He asked me what I needed and I threw my hands up and said I had no idea. I basically told him to treat it as if it were his own house. He said my roof needed to be tarped. He was going to go get supplies and would be back. Jodi said she would get her husband over to help him. He noticed my neighbour (building inspector) had a generator going, found some extension cords and plugged our house into it. Our freezer full of beef we had just got maybe a month ago would be okay now. Our fridge would be okay and we could charge our cell phones.

I called my home insurance broker, identified myself and said I needed someone to come have a look. The broker's office said they would call my insurance company and that someone would call me back very soon. I started loading clothes into the suitcase. I ran to the basement, which was still pitch black and fished out Makenna's birthday presents and the gifts I had bought for her cousins' birthdays. I started making piles in the front hallway of stuff to take with us.

The next little bit is blurry in my memory. Patti and Barry came, Jodi's husband came. Sheila came. I know there were others too. Sheila's and Jodi's husbands worked at tarping the roof. Sheila said her husband would be able to re hinge my front door and said she would get us a new lock for it.

I had never heard back from my home insurance company. I had called a second time and was again told someone would be contacting me very soon. When I called a third time and was told the person I needed to talk to was on her lunch break, I lost it.

I told her I didn't get a lunch break. That I didn't know how long I was allowed to be in the house, and whether or not I was allowed to touch anything or clean anything up. That I couldn't sleep there ever again and needed to get everything out of it but needed to know if they needed to see my house "as is" first. That I had been told twice that someone would be calling me "right back". That I was dealing with this alone as my husband was a fireman for the town and that I had no idea what the hell I was doing and needed some freaking help.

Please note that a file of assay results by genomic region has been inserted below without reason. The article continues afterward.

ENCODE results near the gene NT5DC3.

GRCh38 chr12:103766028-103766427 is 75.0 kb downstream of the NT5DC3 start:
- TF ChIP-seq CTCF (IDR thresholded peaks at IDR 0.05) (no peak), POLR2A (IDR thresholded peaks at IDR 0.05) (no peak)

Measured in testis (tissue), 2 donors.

Then I apologized.
She put me on hold.

Crap. That's when I realized I was going to have to handle this whole thing like a Noble (my maiden name), not like a Wormington. I had seen and heard about my brother and father dealing with insurance companies in the past. I was going to have to get dirty and be a bitch.


Then, the owner of the brokerage firm himself came on the phone.
Oh shit.

He spoke very calmly and courteously to me and told me everything I needed to know. Exactly how much we were insured for, that yes, I could get whatever I wanted, do whatever I wanted. That the claim adjuster had been notified, but was having trouble even finding our street.
Which I had no doubt was true.

He asked me if I needed money for a hotel, or what our accomodations were. I told him we were fine that way for now but that I knew this house would need to come down and that we would need long term accomodations. He assured me everything would be taken care of and from now on he would be my contact person until I had met with the adjuster in person. I thanked him and told him that was all I needed to know and didn't understand why someone couldn't have told me that 3 hours ago.

I hung up and went downstairs where Sheila was trying to look busy.

"I was just a real bitch there" I said.
"You had every right" she replied simply.

It was scorching hot outside I knew I was getting a sunburn, but had no idea where the sunscreen was. Jeff was still in a complicated mess at The Mine. He told me he was going to be relieved at 2pm and that he and Mike would come help me then.